Tuesday, 16 December 2008

About to be Führer

No 7 in an occasional series of extracts from The Postcard Century
January 1934: From DW in Berlin to Reginald Braad in Gordon Street, London: I send you this without comment. Don't show it to Derek it might encourage him.

This short message makes a present day reader bristle with speculation. Few comments are as loaded as 'without comment', and Derek becomes a tantalising figure (perhaps on the fringes of Mosley's British version of fascism). Hitler has been Chancellor for a year and the Third Reich is only six months old, yet the familiar imagery is all in place with a proliferation of swastikas and uniforms and the beginnings of the Hitler Youth.

The caption on the reverse reads 'Reichschancellor Hitler greets his young people'. These boys will be ready for the war when the call eventually comes. The Führer himself (though he will not assume that title publicly until Hindenberg's death later that year) is iconically complete, the often parodied walk and salute and compelling charm perfected. Was this received with a dismissive chuckle in Gordon Street and did Derek catch an all too exhilarating glimpse of it?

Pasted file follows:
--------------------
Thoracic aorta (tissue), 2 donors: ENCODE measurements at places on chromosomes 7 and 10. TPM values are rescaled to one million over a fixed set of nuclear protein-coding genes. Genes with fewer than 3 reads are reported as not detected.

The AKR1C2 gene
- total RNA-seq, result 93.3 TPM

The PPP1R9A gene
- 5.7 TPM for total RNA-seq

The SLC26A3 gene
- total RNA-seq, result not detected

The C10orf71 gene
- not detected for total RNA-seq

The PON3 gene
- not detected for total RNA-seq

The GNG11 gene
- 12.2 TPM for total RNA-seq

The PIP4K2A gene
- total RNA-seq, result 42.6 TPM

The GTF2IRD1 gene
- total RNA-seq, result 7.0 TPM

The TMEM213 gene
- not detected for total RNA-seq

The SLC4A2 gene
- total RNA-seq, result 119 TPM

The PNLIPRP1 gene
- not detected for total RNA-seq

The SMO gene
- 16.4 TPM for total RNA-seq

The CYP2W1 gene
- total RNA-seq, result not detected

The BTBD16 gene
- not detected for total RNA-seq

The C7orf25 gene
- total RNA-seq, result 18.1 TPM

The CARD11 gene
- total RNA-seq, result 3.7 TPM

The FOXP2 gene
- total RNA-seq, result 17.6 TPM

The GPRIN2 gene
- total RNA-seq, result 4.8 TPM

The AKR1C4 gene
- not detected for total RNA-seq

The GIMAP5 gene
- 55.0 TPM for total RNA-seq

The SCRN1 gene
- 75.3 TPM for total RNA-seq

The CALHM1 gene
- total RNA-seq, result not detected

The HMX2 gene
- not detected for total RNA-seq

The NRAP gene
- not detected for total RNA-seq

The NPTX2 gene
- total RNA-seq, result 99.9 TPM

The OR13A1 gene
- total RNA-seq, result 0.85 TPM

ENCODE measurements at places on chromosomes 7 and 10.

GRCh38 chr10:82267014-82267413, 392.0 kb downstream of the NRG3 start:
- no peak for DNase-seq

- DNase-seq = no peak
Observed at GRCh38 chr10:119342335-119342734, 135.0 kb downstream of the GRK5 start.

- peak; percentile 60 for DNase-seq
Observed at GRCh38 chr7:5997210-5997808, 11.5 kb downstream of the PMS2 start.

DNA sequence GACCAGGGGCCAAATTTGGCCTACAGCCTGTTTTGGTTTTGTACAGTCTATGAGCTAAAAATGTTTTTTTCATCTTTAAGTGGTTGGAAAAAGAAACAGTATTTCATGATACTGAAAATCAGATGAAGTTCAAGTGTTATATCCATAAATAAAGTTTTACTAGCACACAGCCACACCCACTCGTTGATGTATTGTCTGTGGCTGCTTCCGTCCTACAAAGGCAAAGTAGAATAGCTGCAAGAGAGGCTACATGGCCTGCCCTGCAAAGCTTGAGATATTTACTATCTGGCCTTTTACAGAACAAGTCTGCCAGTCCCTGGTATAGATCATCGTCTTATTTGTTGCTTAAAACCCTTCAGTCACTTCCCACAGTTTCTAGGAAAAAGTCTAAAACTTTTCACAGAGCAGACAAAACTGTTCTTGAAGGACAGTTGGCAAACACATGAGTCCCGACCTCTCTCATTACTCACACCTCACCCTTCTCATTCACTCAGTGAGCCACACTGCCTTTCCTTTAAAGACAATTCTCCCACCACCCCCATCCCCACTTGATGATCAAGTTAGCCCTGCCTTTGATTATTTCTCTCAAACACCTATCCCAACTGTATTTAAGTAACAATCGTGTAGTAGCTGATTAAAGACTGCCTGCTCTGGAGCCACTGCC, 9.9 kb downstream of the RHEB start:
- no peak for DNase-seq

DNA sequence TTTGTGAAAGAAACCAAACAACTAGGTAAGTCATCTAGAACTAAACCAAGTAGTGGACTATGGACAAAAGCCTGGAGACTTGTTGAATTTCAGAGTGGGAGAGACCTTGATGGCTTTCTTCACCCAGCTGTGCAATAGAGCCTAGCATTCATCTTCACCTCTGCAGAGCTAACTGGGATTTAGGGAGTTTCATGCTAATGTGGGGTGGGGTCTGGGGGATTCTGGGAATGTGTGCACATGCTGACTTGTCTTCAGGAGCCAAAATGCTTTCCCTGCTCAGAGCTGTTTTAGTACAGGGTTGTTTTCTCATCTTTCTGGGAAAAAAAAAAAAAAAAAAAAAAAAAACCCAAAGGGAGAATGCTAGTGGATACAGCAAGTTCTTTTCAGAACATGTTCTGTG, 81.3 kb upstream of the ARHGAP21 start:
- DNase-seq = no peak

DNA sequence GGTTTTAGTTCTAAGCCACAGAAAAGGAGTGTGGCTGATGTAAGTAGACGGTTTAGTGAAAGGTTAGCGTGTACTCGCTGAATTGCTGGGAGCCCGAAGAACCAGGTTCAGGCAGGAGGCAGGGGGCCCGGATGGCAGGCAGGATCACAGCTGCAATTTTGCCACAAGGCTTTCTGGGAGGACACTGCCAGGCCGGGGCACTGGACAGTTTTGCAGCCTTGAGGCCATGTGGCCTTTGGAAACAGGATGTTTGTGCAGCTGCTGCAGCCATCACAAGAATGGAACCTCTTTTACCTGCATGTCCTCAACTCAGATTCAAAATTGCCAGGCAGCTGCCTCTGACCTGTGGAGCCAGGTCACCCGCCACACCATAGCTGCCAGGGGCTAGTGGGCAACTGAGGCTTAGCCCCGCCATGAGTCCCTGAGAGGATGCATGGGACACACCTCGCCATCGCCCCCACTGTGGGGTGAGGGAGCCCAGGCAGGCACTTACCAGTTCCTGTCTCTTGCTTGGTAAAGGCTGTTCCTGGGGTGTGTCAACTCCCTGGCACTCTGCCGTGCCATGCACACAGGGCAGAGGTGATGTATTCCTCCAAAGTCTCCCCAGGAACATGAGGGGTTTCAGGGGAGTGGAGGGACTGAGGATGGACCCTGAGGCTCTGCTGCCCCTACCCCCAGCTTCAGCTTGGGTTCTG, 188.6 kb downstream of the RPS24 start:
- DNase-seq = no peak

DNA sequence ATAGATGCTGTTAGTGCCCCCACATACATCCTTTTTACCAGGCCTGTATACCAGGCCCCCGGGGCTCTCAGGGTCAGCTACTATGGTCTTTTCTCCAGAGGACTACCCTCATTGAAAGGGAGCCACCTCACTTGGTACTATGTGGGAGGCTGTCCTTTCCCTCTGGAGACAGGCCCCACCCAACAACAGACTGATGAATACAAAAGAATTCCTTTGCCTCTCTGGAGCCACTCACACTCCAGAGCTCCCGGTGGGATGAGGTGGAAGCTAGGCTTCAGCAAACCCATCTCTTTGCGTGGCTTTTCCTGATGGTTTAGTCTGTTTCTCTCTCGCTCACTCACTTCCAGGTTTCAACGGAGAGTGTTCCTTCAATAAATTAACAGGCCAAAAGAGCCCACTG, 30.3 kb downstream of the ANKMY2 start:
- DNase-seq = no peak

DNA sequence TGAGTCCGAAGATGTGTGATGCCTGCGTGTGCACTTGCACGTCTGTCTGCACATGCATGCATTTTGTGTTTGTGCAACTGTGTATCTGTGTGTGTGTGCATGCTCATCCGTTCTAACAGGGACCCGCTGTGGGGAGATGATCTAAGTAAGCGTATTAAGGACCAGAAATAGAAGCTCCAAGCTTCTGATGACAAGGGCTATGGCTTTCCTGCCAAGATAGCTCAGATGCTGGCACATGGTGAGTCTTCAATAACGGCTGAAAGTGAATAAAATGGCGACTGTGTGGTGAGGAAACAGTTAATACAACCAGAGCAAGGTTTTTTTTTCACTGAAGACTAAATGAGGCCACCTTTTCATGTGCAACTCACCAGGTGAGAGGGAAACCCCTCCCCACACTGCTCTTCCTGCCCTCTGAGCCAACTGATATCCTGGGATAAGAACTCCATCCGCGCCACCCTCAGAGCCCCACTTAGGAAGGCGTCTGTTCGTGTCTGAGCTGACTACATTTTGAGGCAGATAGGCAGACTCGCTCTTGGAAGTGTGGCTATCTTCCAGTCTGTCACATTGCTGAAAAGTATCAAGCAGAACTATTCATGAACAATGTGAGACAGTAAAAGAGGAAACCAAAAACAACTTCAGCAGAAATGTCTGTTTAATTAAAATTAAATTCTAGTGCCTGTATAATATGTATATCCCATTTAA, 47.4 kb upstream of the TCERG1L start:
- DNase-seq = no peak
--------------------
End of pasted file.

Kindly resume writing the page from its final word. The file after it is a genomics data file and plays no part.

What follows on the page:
1 comment:

Sal said...

ok, that caption/photo-scribbling is bloody intriguing.

it is so surreal reading non-nazi german writings of the period, and of the mild bemusement they feel regarding what they see as a minority of mild extremists, and how it so fast tips into its own little world. and, in reality, how small a world was that of the extremists, even when they were committing the acts that later tarred the whole nation. the writers describing men standing up in busses and trams to allow jews to sit down, staring down the men in uniform, they don't get that much air-time nowadays.